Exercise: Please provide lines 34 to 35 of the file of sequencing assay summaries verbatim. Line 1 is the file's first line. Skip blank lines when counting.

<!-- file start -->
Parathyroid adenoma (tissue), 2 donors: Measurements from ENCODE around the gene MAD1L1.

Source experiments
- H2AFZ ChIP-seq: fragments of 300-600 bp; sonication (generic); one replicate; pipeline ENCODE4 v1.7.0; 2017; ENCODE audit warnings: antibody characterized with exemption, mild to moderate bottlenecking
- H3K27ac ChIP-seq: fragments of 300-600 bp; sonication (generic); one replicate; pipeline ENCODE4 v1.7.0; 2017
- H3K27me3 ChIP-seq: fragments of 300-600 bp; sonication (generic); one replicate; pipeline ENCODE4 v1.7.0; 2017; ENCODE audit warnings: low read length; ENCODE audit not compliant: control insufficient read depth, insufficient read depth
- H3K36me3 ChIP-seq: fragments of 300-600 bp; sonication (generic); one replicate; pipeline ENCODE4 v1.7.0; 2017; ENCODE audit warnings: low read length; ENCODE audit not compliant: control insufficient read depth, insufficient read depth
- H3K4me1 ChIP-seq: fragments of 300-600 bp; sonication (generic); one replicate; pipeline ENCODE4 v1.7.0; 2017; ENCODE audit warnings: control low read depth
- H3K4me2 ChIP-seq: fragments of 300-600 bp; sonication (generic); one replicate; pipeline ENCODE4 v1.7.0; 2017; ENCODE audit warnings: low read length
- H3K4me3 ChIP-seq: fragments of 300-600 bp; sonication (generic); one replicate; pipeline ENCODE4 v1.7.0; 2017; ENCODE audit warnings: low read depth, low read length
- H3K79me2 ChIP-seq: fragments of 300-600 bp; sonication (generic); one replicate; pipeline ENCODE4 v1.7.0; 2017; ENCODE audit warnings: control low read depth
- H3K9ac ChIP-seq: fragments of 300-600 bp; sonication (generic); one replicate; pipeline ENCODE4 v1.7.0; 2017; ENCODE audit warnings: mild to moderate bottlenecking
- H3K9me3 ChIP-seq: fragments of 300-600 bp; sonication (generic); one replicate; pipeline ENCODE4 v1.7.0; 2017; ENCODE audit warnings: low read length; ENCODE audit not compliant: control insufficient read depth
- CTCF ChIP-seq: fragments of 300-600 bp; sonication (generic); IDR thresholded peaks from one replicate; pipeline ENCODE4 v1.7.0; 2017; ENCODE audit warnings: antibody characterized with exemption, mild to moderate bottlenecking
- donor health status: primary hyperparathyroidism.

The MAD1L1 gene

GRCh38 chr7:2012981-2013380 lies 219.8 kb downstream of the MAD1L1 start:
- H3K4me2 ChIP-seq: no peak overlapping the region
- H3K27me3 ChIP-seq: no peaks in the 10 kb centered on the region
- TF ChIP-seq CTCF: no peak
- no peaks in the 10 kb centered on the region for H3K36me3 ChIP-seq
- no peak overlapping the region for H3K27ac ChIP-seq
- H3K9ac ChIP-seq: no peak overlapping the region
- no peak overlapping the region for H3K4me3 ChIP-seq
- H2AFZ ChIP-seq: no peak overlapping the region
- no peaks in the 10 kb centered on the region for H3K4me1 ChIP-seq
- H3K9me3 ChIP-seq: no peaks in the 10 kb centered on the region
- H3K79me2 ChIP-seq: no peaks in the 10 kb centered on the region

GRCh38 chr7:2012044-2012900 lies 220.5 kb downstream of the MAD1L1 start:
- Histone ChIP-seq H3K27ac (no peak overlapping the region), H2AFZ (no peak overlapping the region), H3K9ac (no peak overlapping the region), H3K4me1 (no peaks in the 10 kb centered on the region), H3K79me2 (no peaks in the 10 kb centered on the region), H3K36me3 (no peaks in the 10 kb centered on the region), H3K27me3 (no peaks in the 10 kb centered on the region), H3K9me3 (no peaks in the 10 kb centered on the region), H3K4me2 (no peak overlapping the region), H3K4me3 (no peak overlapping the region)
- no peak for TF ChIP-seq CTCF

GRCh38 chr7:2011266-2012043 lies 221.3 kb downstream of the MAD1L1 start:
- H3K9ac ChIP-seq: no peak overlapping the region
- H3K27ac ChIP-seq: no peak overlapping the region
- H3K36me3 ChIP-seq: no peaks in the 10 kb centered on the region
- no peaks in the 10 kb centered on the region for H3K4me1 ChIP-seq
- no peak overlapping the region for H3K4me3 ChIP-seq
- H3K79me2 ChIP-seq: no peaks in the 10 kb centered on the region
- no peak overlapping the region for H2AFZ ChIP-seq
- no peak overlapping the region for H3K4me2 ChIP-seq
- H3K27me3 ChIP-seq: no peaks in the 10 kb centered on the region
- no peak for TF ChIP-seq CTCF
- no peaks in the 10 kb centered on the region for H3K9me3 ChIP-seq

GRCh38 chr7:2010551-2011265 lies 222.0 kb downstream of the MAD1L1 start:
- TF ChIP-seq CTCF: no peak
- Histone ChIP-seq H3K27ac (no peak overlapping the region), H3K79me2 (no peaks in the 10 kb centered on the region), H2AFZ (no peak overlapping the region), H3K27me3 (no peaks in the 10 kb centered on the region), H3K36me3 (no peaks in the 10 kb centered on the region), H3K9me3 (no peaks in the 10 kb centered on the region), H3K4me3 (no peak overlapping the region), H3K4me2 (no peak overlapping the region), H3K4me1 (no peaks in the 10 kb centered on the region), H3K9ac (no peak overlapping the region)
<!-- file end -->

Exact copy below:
- H3K36me3 ChIP-seq: no peaks in the 10 kb centered on the region
- no peaks in the 10 kb centered on the region for H3K4me1 ChIP-seq